Simon Dwyer shoulder charges Jared Waerea-Hargreaves during 2010 final series.
CALLS to bring back Chumbawamba's Tubthumping – "I get knocked down, but I get up again" – as the NRL's anthem have been resisted by the ARL Commission.
Instead, Roberta Flack will be appear at the grand final singing Killing Me Softly.
The truth is out. The NRL has gone soft. There will be more physical games of Twister at six-year-old birthday parties than you will see next season. The medical room at the World Chess Championships will contain more casualties than at Shark Park.
Greg Inglis's hit on Dean Young which knocked out the Dragons forward.. The Rabbitohs fullback was banned for three matches. Photo: Screen grab from FoxSports
This we know because of the hysterical reaction to the ARL Commission's decision to ban the shoulder charge – a backlash that sent Sir Reginald Twitter's patented apparatus into meltdown.
"Banning the shoulder. Who's keen to play badminton?" tweeted Issac Luke.
"They should ban the ball from rugby league! And play with a fluffy teddy bear," suggested Josh Cordoba.
Frank Pritchard's high tackle on David Simmons in round one. Photo: Screen grab from FoxSports
Both Luke and Cordoba suffered career-threatening calluses on their Twitter fingers after making those observations. Or so you would think, if the image NRL players are portraying of themselves – and their game – is to be believed. Softer than Anna Kournikova's second serve.
And here we were thinking, from outside the fence, that the increased speed of the game, and the size of the athletes, had created a contest every bit as ferocious – and much cleaner – than in the "good old days". That the introduction of the interchange, the neutering of the scrum and quicker play-the-ball resulted in a frenzied game in which the sheer speed of the collisions intensified the risk.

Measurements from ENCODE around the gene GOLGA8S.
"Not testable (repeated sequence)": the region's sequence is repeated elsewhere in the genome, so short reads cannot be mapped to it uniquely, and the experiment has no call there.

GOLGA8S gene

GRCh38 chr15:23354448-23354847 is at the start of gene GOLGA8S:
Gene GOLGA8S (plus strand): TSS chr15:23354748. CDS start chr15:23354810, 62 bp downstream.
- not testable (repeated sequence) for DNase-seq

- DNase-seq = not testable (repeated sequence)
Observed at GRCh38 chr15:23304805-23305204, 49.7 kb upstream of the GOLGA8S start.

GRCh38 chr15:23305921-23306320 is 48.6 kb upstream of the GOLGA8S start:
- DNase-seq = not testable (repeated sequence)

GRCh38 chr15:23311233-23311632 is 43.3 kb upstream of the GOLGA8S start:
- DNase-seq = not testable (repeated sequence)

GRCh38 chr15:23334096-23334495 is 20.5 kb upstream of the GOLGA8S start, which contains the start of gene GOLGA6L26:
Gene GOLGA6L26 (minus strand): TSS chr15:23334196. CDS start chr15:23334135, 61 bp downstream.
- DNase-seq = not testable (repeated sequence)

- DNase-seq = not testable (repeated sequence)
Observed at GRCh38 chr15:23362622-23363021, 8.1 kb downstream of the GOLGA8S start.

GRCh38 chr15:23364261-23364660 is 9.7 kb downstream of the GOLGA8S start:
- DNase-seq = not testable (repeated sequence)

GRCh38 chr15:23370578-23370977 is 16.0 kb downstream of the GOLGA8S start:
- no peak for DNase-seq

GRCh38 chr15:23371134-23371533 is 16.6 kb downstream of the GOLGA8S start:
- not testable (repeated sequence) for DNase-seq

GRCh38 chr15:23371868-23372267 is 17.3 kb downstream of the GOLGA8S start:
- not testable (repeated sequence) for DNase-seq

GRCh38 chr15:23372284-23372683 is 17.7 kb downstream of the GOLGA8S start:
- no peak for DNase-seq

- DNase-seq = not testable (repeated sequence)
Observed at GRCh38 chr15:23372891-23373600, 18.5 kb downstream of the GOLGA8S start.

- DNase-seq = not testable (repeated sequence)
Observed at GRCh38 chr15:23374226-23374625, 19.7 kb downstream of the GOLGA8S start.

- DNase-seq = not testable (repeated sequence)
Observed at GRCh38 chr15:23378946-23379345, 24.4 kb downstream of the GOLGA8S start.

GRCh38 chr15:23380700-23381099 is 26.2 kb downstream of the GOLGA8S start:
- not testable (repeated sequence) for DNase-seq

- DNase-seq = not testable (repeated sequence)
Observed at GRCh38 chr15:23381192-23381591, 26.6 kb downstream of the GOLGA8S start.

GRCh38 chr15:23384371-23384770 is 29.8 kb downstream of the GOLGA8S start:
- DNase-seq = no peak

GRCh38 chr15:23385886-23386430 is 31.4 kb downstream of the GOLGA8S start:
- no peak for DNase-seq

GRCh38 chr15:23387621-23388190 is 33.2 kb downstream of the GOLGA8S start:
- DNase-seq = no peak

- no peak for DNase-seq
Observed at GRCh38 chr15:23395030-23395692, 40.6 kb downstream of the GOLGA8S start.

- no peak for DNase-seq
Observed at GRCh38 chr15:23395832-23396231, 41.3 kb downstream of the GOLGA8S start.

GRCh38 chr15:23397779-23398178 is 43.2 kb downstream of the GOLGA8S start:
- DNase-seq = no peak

We had – if you believe the players now – deluded ourselves that the size of the modern combatants, with bodies chiselled in the gymnasium rather than the front bar, had made the contemporary rugby league field a place for latter-day gladiators. That the influx of Polynesian players, with their size, speed and agility, had further increased the pace, the physicality and the inherent danger.
Once, we had thought two exhausted behemoths standing toe-to-toe on a muddy field trading punches in a highlights reel from the 1970s was symbolic of a "real man's game". But, on second thought, we would rather have taken our chances against these blokes than try to hold the line against the muscular cannonballs who now prowl the field.
Yet, the players are telling us, the removal of the shoulder charge – something the statistics show is a rare and relatively incidental part of the game – means the NRL will be about as brutal as a slumber party pillow fight. The fact Greg Inglis will no longer be able to turn his lethal weapon of a body, and cast Dean Young in the title role of Sleeping Beauty, supposedly means the game has lost its machismo.
Alternatively, perhaps the players have already suffered so many concussions from shoulder charges that they are not thinking straight. That their eagerness to inflict such punishment is – like the brain injuries that are a blight on football codes world-wide – blurring their vision.
I have some sympathy for the view that only the head-high charges be illegal. Automatic sin-binning and stiff judiciary penalties might make players think twice before turning their shoulders into baseball bats. But, faced with the disturbing images of American NFL players who suffer higher rates of brain injury and suicide because of head-high shots, you cannot blame those who have to deal with the carnage – the club doctors and surgeons – for erring on the side of caution.
The objection of the coaches is predictable. Offering a coach a rule change is like offering an Eskimo a sauna. In this case, the discomfort is created by having to drill players to adapt to changed circumstances which, with three months before the first game, should not prove too great a challenge.
The fans? Yes, the shoulder charge can be spectacular. So can a car crash. But you only have to watch any State of Origin game from the past five years to realise this ban will not diminish the game's incredible blend of athleticism, brutality and courage. On the evolutionary scale, it is a move from Neanderthal to Mediaeval.
Certainly, the players are entitled to their say. They are not only the ones who inflict the shoulder charge, but also suffer the damage. But next season, when ex-track rider Billy Slater is standing under a bomb with all sorts of mayhem reigning down upon him, I'll be checking my Twitter feed to see how many think the game has gone soft.